Trans Pacific Partnership: Corporations Before People and Democracy

Conclusion

Conclusion 

The Trans-Pacific Partnership is the latest and perhaps most egregious extension of the corporatization of the US economic, legal, and political system. With political power increasingly modeled on the market-based economy, national governments are selling out the universal representation of the people they serve for the benefit of corporate interests. It is the general public that is left to suffer from such trade and investment agreements, particularly the most marginalized populations. As such, countless communities within the US are mobilizing against the approval of the TPP by Congress, with similar movement across other TPP member countries. Despite it being cloaked in secrecy for over seven years, advocates, scholars, journalists and the public have already begun to clearly see it for what it is—an agreement that puts the interests of corporations before the interests of people. 

Our report outlined three major principles that the TPP violates: democratic participation, transparency, and public accountability. 

  • PART I addressed how democratic participation and transparency have been compromised by both corporate power and US foreign policy during the formation and negotiation of the agreement. Specifically, over the last 40 years, what little democratic participation and transparency there was in trade agreements have all but disappeared, and the Trans-Pacific Partnership is no exception. That the US controlled much of the negotiation process also speaks to how, even among the participating countries, the formation of the agreement was non-democratic.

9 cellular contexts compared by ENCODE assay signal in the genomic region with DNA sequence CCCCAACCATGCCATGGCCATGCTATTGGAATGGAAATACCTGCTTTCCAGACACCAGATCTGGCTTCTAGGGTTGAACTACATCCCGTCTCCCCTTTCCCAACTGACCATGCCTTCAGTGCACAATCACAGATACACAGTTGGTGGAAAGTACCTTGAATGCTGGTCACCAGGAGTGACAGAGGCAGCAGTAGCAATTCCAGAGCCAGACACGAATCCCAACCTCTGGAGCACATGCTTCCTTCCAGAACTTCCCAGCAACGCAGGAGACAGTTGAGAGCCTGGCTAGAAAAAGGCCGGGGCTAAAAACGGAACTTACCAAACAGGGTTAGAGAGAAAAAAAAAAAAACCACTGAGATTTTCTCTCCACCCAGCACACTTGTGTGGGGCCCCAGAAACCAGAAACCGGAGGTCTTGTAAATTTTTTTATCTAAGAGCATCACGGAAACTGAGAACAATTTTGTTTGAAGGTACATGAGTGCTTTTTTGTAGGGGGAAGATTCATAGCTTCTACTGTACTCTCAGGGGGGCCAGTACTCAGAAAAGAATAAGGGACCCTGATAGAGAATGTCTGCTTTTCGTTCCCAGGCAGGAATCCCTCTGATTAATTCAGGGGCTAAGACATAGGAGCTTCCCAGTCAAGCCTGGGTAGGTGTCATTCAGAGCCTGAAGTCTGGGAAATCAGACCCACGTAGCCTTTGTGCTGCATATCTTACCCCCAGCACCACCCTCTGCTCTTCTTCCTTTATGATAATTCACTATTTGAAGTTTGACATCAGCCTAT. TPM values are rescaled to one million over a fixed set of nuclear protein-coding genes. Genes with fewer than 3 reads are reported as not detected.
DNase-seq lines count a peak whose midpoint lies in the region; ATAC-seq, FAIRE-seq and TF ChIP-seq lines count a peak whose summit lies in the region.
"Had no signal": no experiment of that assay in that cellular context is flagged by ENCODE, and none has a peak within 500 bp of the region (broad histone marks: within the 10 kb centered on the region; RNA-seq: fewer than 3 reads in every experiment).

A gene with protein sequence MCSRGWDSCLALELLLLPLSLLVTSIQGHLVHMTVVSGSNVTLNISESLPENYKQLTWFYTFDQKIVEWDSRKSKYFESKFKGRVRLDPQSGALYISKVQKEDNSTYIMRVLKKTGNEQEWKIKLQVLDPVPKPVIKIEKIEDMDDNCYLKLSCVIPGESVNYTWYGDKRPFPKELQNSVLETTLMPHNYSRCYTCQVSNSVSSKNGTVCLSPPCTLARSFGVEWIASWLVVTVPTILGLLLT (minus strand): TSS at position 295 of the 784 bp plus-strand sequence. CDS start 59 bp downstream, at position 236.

• PART II addressed some of the major implications of the TPP. It accounted for the TPP’s role as part and parcel of the corporatization of US foreign policy, such as the United States’ concerted “Pivot to Asia.” It also accounted for the TPP’s role in the continued erosion of public protections and policies within the United States and other TPP member countries, including those tied to labor and employment, health and medicine, and the environment. Together, these characteristics of the TPP highlight how public accountability is virtually non-existent within the agreement—in other words, how the United States’ allegiance to multinational corporations trumps any such investment in the wellbeing of its own population or the wellbeing of the populations of the other TPP member countries.